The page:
Deep-sea mining: Climate solution or ecological threat?

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San Diego, CaliforniaJune , 2021Andrew K. Sweetman, professor and research leader at the Lyell Centre for Earth, Marine Science, and Technology at Heriot-Watt University in Edinburgh, Scotland explains how sample are obtained from deep in the ocean as part of the research to see the effects mining will have on the environment in the Clarion Clipperton Zone of the Pacific Ocean. He was one of the scientist invited to take part in research by Gerard Barron, Chairman and CEO of The Metals Company, who hopes that his company will be able to mine the seafloor for nickel, cobalt, manganese in the Pacific Ocean. (Carolyn Cole / Los Angeles Times via Getty Images)
San Diego, CaliforniaJune , 2021Andrew K. Sweetman, professor and research leader at the Lyell Centre for Earth, Marine Science, and Technology at Heriot-Watt University in Edinburgh, Scotland explains how sample are obtained from deep in the ocean as part of the research to see the effects mining will have on the environment in the Clarion Clipperton Zone of the Pacific Ocean. He was one of the scientist invited to take part in research by Gerard Barron, Chairman and CEO of The Metals Company, who hopes that his company will be able to mine the seafloor for nickel, cobalt, manganese in the Pacific Ocean. (Carolyn Cole / Los Angeles Times via Getty Images)

The International Seabed Authority is meeting to devise regulations that could allow mining of the deep ocean floor for minerals needed for green energy technology.

But bringing those minerals to the surface could disrupt delicate deep-sea ecosystems.

Nevertheless, a U.N. body is now poised to begin accepting applications for ocean floor mining.

"It’s continuing the story of humanity’s age-old ambition to use up the resources that they’ve go on earth and look for the next one and push into new frontiers," Helen Scales says. "The deep ocean really is the final frontier we have, it really is the last vast space that we have not fully occupied as humanity."

Today, On Point: Mining the deep sea.


Gerard Barron, chairman and CEO of The Metals Company.

Helen Scales, marine biologist, writer. Author of many books, including "The Brilliant Abyss: Exploring the Majestic Hidden Life of the Deep Ocean, and the Looming Threat That Imperils It" and "Eye of the Shoal: A Fishwatcher’s Guide to Life, the Ocean, and Everything."

Andrew Sweetman, deep-sea ecologist. Leader of the Seafloor Ecology and Biogeochemistry research group at the Scottish Association for Marine Science.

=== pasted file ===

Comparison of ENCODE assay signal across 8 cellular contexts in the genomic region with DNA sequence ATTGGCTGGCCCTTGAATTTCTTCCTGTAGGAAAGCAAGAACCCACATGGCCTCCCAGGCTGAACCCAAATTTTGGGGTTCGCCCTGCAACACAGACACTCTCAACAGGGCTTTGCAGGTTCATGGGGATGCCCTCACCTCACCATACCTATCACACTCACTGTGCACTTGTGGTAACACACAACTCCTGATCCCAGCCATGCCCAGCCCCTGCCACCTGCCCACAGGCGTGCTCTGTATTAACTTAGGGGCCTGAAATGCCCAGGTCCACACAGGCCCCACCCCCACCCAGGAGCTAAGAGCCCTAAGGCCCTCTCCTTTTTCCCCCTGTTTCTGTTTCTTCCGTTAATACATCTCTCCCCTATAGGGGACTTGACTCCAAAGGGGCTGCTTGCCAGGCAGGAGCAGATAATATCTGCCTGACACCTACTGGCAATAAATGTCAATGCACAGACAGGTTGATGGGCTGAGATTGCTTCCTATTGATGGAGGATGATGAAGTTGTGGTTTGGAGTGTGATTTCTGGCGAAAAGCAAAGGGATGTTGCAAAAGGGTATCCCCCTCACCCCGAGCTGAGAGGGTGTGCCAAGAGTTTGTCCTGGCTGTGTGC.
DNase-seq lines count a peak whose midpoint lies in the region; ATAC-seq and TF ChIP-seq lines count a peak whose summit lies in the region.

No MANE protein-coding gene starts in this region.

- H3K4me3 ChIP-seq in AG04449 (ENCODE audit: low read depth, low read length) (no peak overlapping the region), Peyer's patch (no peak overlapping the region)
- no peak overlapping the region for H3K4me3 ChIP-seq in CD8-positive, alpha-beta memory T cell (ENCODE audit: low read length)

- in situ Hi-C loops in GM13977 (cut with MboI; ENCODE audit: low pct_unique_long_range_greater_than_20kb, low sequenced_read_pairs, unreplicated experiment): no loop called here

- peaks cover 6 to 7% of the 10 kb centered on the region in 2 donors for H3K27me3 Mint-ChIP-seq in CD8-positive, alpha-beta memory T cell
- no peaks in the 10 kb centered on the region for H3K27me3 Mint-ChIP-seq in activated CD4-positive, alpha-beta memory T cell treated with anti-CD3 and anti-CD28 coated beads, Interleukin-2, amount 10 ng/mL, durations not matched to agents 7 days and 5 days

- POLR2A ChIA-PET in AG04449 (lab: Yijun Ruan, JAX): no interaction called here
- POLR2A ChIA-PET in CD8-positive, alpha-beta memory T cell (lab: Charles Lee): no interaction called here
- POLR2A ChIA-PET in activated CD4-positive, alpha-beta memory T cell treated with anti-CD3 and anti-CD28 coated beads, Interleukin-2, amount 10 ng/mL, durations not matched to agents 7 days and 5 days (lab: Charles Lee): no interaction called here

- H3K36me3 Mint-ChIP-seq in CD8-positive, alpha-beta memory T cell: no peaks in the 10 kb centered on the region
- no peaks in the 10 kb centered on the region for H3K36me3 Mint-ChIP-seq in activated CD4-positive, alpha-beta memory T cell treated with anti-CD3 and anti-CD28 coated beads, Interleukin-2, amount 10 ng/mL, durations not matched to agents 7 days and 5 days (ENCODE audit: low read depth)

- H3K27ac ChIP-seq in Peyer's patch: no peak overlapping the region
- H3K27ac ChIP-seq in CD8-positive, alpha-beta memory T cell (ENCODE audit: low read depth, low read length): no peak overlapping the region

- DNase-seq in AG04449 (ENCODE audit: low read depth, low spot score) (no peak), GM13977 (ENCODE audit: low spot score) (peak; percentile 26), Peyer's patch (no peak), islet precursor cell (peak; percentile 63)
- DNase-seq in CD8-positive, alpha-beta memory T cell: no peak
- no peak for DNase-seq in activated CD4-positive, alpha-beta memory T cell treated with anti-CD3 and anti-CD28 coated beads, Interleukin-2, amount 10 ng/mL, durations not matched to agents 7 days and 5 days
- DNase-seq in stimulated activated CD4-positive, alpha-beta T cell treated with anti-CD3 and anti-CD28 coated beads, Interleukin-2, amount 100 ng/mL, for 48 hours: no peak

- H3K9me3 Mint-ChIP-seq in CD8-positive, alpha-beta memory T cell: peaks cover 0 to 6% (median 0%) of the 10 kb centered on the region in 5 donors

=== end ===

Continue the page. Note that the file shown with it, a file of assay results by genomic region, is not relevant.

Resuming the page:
Also Featured

Alanna Smith, conservation program manager at Te Ipukarea Society in the Cook Islands.


Part I

MEGHNA CHAKRABARTI: About 500 miles south of Hawaii and running more than 3,000 miles to the Mexican coast, lies a massive area of the Pacific Ocean called the Clarion-Clipperton Zone, or CCZ. The zone covers more than 1.7 million square miles of water, and the seabed below that is between roughly 2 ½ to 3 ½ miles deep.

At those depths, the seafloor – and the marine life on it – exist in absolute darkness. We know almost nothing about it. A team of British researchers published a study earlier this month that identified at least 5,500 species living in the CCZ. An astounding 90% of them were unknown to science, discoveries so new, they hadn’t even been named yet. And the researchers say it’s also possible that most of those plants and animals aren’t found anywhere else on Earth.

There’s something else resting on the CCZ seafloor. Rocky nodules that look like blackened potatoes. They’re known as polymetallic nodules. They’re composed of layers of metallic ores that build up around marine debris. It’s not yet fully understood how that happens. But we do know the process takes millions of years. And over that time, the polymetallic nodules have become what some see as the most important untapped resource of the modern world. It’s estimated that they contain six times as much cobalt, three times as much nickel, and four times as much of the rare-earth metal yttrium as there is on land. And it’s all on the bottom of the ocean, amid one of the most pristine, untouched habitats in the world.

Human industry may soon leave its mark there. The tiny island nation of Nauru has partnered with a deep-sea mining firm called the Metals Company. Together, they have triggered a diplomatic cascade at the United Nationals International Seabed Authority. And now, the ISA is poised – after decades of deliberation – to begin accepting applications that could open the international seabed to mining.

In a government video, Nauru’s President Baron Waqa, says pulling the polymetallic nodules from the seafloor is good for the world and for Nauru.

BARON QAQA: We see this new mining of these nodules to be something that will benefit the world of tomorrow. I believe that Nauru will benefit greatly. My government continues to look for other revenue sources for Nauru, not just now, but for the future. This venture will ensure that our revenue will be well diversified for our children and their children well into the future.